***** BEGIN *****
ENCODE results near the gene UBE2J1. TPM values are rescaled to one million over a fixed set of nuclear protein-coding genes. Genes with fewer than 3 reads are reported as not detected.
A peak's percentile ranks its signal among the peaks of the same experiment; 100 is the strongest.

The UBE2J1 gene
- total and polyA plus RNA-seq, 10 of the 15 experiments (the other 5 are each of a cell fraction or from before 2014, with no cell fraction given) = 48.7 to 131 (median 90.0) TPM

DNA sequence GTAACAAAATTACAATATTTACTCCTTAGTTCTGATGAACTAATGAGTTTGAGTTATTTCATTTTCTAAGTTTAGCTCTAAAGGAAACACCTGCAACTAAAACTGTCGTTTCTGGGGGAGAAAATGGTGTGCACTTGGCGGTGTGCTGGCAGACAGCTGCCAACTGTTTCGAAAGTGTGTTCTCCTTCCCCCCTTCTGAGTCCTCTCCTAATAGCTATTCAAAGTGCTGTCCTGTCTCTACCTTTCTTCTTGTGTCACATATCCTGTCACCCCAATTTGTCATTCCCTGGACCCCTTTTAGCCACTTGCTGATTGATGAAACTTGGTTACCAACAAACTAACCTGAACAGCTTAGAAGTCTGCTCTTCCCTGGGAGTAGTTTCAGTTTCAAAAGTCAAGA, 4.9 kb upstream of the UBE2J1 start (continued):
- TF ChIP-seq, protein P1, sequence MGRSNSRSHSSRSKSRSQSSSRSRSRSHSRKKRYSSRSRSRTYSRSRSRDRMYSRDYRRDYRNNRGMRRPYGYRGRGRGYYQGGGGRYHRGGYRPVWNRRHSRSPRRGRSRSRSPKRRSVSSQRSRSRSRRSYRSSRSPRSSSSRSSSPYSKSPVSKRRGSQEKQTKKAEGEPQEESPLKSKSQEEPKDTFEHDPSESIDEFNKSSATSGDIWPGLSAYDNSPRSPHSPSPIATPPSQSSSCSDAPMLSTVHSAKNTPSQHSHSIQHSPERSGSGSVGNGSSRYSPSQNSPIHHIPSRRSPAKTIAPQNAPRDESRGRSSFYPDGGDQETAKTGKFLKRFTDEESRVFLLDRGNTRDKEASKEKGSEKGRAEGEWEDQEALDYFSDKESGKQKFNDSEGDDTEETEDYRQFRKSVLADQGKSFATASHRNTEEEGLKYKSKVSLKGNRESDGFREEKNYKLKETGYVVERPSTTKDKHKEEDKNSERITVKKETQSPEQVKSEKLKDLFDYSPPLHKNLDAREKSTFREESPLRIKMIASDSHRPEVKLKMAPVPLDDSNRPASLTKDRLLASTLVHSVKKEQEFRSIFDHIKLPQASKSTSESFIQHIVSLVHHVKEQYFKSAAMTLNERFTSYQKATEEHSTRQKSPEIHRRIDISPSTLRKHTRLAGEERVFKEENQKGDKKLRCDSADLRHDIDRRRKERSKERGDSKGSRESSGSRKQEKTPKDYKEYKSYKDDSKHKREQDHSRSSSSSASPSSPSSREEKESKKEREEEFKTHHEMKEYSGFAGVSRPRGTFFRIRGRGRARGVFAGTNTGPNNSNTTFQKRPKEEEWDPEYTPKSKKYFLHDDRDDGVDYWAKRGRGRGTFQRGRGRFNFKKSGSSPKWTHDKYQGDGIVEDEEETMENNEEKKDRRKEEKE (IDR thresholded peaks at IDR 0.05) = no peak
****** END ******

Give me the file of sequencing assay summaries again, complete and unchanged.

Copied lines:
ENCODE results near the gene UBE2J1. TPM values are rescaled to one million over a fixed set of nuclear protein-coding genes. Genes with fewer than 3 reads are reported as not detected.
A peak's percentile ranks its signal among the peaks of the same experiment; 100 is the strongest.

The UBE2J1 gene
- total and polyA plus RNA-seq, 10 of the 15 experiments (the other 5 are each of a cell fraction or from before 2014, with no cell fraction given) = 48.7 to 131 (median 90.0) TPM

DNA sequence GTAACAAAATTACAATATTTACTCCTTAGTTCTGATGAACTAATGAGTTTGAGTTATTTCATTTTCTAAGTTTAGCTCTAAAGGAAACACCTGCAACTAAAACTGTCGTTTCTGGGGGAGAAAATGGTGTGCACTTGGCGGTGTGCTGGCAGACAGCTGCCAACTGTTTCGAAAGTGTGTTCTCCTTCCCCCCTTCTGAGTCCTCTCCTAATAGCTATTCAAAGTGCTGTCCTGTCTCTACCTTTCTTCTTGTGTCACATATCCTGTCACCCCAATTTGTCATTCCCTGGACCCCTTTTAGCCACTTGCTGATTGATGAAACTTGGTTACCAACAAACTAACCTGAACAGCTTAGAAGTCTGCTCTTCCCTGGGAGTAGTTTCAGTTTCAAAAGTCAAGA, 4.9 kb upstream of the UBE2J1 start (continued):
- TF ChIP-seq, protein P1, sequence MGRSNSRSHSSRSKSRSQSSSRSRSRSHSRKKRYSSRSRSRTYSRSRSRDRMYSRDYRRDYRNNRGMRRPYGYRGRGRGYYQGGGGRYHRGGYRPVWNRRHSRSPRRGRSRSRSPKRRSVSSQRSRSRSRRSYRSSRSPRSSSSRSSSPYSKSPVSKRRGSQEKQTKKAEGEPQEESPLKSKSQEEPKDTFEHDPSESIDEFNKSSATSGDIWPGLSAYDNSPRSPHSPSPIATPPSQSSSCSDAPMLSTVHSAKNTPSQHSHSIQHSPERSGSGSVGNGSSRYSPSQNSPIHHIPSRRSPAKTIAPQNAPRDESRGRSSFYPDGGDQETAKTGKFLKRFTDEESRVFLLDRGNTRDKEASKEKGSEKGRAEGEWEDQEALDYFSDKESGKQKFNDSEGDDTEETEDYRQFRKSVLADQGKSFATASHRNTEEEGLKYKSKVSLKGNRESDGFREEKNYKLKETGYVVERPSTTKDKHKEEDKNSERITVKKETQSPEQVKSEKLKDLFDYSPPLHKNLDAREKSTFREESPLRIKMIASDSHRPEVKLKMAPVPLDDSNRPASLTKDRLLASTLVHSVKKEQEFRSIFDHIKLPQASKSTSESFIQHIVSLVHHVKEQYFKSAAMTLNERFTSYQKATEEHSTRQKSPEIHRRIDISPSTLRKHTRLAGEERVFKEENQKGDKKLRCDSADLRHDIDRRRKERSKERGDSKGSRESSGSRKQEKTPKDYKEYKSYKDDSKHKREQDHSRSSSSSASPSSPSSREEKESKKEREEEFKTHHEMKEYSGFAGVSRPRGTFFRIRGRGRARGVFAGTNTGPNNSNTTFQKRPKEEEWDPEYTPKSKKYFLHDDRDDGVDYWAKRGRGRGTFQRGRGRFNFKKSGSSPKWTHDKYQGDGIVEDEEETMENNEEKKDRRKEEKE (IDR thresholded peaks at IDR 0.05) = no peak